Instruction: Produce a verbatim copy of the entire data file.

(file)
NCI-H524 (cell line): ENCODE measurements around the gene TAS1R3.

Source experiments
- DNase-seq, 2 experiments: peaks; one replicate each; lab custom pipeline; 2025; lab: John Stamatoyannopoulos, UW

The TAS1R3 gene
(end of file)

NCI-H524 (cell line): ENCODE measurements around the gene TAS1R3.

Source experiments
- DNase-seq, 2 experiments: peaks; one replicate each; lab custom pipeline; 2025; lab: John Stamatoyannopoulos, UW

The TAS1R3 gene